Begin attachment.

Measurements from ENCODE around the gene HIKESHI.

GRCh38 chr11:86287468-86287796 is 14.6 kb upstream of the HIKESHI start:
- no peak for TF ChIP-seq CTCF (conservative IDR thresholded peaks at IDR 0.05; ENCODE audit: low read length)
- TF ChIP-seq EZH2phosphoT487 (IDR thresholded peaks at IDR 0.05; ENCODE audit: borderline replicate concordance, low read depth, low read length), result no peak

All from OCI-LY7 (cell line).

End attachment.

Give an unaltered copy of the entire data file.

Measurements from ENCODE around the gene HIKESHI.

GRCh38 chr11:86287468-86287796 is 14.6 kb upstream of the HIKESHI start:
- no peak for TF ChIP-seq CTCF (conservative IDR thresholded peaks at IDR 0.05; ENCODE audit: low read length)
- TF ChIP-seq EZH2phosphoT487 (IDR thresholded peaks at IDR 0.05; ENCODE audit: borderline replicate concordance, low read depth, low read length), result no peak

All from OCI-LY7 (cell line).